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PROCLAMATION 73 | DURBAN ART GALLERY

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 The exhibition Proclamation 73 comes forth out of a project initiated by Zara Julius and Chandra Frank that explores the family archives of people racialized as coloured and indian in Durban under the 1950 Group Areas Act. Inspired by their own family histories, Julius and Frank set out to collect family photos of everyday lived experiences. Proclamation 73 portrays narratives on the meaning of loss, kinship and home through drawing on the family album. The presented collection includes photos of weddings, beach days, ballroom dance contests, street portraits, and other snapshots.

Fragments of interviews by: Kate Drane, Desiree Francis, Ivan Francis, Arlene Glover, Bruce Manique, Jeeva Ragjopaul

Joyce Williams and Anthony Solomons in Grey Street,Durban 1975.  (Photo courtesy: Lorin Sookool)

Joyce Williams and Anthony Solomons in Grey Street,Durban 1975.
(Photo courtesy: Lorin Sookool)

Esther Moyce, who used to work on farms in St Helena, and her daughter Dulcie Moyce. Durban Beach. 1924. (Photo Courtesy: Chrystal Rosenberg)



Esther Moyce, who used to work on farms in St Helena, and her daughter Dulcie Moyce. Durban Beach. 1924. (Photo Courtesy: Chrystal Rosenberg)

The exhibition, displaying over 120 images, investigates and challenges how different racial histories and segregation continue to operate within the city of Durban and its surroundings. Through weaving representations of “the everyday” together with photos of the aftermath of forced removals, Proclamation 73 seeks to disrupt static racial categories, especially taking into account how categories such as ‘coloured’ and ‘indian’ were used as tools of anti- blackness. The exhibition takes its title from the Proclamation 73, issued in 1951, in which indians were further categorised as a subdivision of people racialised as coloured. This further complicates the arbitrary nature of racial classification under the apartheid regime.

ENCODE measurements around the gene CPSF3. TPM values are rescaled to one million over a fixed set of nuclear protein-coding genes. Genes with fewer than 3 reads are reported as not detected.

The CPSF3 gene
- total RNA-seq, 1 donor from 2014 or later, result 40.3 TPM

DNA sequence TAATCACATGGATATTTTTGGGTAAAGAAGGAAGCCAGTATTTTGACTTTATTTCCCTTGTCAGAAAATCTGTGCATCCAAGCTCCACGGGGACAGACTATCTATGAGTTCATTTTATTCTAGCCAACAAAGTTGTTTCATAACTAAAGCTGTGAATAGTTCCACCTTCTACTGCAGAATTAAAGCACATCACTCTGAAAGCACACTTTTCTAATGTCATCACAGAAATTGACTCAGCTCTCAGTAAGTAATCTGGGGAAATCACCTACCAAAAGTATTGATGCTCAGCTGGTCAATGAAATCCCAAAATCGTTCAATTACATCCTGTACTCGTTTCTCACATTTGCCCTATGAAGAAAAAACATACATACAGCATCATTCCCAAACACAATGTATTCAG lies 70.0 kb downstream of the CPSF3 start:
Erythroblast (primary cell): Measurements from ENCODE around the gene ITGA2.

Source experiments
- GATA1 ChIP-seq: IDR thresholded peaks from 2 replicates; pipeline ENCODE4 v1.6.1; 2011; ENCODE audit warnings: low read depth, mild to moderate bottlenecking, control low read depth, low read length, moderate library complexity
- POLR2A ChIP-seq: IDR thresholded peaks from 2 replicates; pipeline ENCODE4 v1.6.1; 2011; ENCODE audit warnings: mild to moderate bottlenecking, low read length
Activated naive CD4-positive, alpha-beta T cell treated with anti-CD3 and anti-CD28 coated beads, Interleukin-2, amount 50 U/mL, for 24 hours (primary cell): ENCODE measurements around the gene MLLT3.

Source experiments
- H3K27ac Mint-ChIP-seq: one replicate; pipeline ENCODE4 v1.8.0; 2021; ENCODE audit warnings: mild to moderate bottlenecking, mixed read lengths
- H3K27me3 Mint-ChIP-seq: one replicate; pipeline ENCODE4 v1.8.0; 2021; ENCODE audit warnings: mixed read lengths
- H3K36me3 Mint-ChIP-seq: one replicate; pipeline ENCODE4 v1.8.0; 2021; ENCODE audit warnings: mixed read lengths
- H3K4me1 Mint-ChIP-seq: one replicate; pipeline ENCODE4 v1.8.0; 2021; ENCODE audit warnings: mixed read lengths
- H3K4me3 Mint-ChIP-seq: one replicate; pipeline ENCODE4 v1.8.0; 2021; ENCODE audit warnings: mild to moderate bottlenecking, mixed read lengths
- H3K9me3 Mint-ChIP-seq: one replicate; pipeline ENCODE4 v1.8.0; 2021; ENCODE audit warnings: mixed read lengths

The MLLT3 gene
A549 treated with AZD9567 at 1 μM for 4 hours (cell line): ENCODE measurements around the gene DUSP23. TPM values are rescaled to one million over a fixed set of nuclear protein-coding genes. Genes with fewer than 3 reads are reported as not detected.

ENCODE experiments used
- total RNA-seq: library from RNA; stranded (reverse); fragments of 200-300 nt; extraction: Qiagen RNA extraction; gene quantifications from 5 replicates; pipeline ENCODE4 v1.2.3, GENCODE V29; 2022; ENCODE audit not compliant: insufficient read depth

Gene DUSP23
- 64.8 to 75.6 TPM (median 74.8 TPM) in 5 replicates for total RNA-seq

Kanala preparing to leave Durban. Image taken near the Durban Morning Market. Acorn rd. 1990. Photograph © Rafs Mayet

Kanala preparing to leave Durban. Image taken near the Durban Morning Market. Acorn rd. 1990. Photograph © Rafs Mayet

Proclamation 73 covers a large time period, and takes a non-linear approach to the fragmented narratives and histories that emerge out of this project - working with archives that are rarely viewed alongside each other. Through portraying a wide variety of images, archival materials, and selected work from the collection of Afrapix documentary photographers Peter McKenzie and Rafs Mayet, this exhibition invites viewers to think through questions of representation, erasure, and intimacy.

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Contributors:
Bronwyn Anderson, Greta Apelgren, Youlendree Appasamy, Jenny Catin, Kate Drane, Jordache Elappen, Desiree Henneberry Francis, Rose Francis, John Emmanuel Frank, Arlene Glover, Bruce & Leanne Manique, Rafs Mayet, Peter Mckenzie, Maevis & Tim Moonsamy, Juggie Pather, Elodie Pottier, Chrystal Rosenberg, Lorin Sookool

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All included images are donated by Durban community members or are part of existing archival collections. Proclamation 73 has set up collaborative partnerships with the Old Court House Museum and Art for Humanity DUT in order to realise this exhibition. Proclamation 73 is a not- for-profit project in partnership with the Goethe-Institut South Africa as part of the Goethe-Institut Project Space (GPS).

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